Sleep can be good for your salary, says US study

A study published last year found that workers who live in locations where people get more sleep tend to earn more than those in areas where people get less. PHOTO: PEXELS

NEW YORK (NYTIMES) - It is widely known that sleep affects one's mood and health. Less understood is how it can also affect a person's salary.

A study published last year in the Review of Economics and Statistics found that workers who live in locations where people get more sleep tend to earn more than those in areas where people get less.

One theory: Better-rested workers are more productive and are compensated for it with additional income.

"There are other explanations, but we consider them less likely," said an author of the study, Mr Matthew Gibson, an economist at Williams College.

It is not as if simply sleeping more will lead to the boss paying the employee more. In fact, if people get that extra sleep by being late for work, they might earn less or even lose their job. So how would the sleep-income relationship actually work?

Studying the issue is complicated by reverse causality: Not only does sleep affect work, but work also affects sleep.

On an individual level, people who work more, and earn more for it, often sleep less. Studies show that higher-income earners sleep less than lower-income ones.

That could be because higher-income people are spending more time working, so they have less time for sleep. Additionally, working more is stressful, and stress disrupts sleep.

But poor sleep contributes to stress, too.

A study in Sleep Health found that a poorer night's sleep is followed by more stress and distracting thoughts at work. Other studies also find that less and poorer sleep is associated with more conflict and stress the next day.

Consider this possible sequence: Good sleep habits could help a person land a high-income job, but the new job could be so demanding and stressful that the person sleeps less. To achieve a promotion, though, and even higher income, it could be helpful to make adjustments to get better sleep again.

More generally, many studies find worse work performance follows poor sleep. For example, tired doctors make more mistakes, and tired students get lower test scores. This is one rationale for starting school times later to give children a better chance at more sleep. It lifts not only academic performance but also their long-run incomes, research shows.

One study found that delaying school start times to 8.30am or later would contribute US$83 billion (S$113 billion) to the US economy within a decade. The gains would come in part through decreased car crashes - lowering the costs in mortality and lifetime productivity. Another contributor would be the students' increased lifetime earnings from better school results.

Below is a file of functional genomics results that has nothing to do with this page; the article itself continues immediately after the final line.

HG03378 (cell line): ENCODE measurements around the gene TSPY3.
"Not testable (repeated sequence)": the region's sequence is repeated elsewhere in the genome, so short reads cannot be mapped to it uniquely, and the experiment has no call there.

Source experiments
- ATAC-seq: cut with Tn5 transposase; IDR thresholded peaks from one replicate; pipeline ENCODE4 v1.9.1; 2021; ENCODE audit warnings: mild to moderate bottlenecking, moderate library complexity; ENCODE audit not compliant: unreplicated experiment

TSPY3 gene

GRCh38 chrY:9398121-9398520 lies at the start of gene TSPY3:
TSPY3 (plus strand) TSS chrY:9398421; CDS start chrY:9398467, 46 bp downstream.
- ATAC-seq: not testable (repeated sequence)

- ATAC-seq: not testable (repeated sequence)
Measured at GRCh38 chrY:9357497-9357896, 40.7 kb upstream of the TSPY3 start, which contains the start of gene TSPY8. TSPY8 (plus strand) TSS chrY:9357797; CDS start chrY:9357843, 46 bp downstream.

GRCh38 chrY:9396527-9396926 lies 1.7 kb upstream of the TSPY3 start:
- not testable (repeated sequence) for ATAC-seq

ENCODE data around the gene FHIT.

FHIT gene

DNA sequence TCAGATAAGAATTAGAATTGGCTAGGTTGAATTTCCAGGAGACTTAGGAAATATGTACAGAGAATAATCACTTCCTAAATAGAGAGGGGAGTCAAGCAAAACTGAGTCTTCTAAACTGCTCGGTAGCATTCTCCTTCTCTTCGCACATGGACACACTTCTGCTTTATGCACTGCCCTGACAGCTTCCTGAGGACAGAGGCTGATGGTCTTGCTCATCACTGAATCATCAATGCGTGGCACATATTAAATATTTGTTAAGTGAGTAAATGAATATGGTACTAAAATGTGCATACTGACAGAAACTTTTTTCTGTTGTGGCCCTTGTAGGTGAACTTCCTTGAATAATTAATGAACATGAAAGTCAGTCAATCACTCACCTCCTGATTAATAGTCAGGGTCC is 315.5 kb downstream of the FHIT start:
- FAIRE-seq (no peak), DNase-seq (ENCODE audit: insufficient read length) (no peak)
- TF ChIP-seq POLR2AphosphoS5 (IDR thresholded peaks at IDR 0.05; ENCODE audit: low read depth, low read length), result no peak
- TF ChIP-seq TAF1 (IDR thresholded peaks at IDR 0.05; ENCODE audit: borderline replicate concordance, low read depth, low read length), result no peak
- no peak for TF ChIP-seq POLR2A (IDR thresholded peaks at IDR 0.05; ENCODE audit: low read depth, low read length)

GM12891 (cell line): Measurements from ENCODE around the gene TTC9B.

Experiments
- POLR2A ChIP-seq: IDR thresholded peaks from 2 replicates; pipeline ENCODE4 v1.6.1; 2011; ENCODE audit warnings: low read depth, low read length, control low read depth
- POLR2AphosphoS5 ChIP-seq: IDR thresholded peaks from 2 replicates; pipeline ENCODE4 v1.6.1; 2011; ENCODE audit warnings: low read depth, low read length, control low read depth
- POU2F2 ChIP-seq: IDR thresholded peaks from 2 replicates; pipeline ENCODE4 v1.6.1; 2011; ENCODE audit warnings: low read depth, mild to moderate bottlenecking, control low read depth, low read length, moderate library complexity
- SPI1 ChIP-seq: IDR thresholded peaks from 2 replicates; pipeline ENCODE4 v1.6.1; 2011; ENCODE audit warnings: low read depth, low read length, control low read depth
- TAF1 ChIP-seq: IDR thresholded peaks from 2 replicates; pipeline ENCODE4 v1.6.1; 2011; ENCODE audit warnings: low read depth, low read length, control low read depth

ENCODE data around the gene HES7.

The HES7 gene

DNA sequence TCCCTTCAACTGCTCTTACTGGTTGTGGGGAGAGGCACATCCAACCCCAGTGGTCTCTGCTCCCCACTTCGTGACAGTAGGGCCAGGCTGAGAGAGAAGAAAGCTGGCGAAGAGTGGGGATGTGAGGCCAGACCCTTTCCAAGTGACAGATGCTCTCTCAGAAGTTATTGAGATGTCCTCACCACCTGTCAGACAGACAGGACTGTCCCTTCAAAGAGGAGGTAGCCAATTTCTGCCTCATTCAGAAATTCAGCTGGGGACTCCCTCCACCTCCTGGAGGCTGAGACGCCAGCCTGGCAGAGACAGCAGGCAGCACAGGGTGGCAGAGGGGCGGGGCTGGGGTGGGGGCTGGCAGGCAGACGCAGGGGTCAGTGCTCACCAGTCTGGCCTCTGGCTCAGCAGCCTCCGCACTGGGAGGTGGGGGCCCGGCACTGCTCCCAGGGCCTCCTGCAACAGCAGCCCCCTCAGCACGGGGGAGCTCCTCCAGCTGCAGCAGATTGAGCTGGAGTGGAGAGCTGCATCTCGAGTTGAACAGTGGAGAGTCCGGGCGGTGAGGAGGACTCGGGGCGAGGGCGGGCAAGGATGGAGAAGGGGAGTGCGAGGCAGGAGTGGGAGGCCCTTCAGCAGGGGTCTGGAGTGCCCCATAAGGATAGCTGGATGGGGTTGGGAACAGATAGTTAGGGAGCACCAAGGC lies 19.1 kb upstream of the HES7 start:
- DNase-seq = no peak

The Review of Economics and Statistics study dodged reverse causality when comparing average earnings in different locations by exploiting the variation in sunset time within time zones.

People's circadian rhythms are partly tied to sunlight: People tend to go to bed earlier when sunset is earlier. But the time of sunrise has less effect on sleep habits.

Workers in similar jobs wake up at roughly the same time, because work and school tend to start at the same time throughout a time zone. Therefore, workers farther east in a time zone, where the sun sets earlier, get on average more sleep than comparable workers farther west.

Of course, many other factors besides sunset time can influence how much individuals sleep. There are people who seem to get by just fine on short rest. Some studies in recent years have identified a genetic explanation for why some can thrive despite getting a lot less than eight hours of sleep.

But few other factors could affect sleep duration for an entire region.

The time-zone study found that an additional hour of weekly sleep could increase earnings by 1.1 per cent in the short run and as much as 5 per cent in the long run.

"You likely won't get a 5 per cent increase in your income from sleeping an extra hour if your neighbours and co-workers don't do the same," said Mr Jeffrey Shrader, the other study author and an economist at Columbia University. "The income boost relies on everyone in an area sleeping more."

The idea is that the entire economy is running at a slightly faster pace when everyone in it is better rested.

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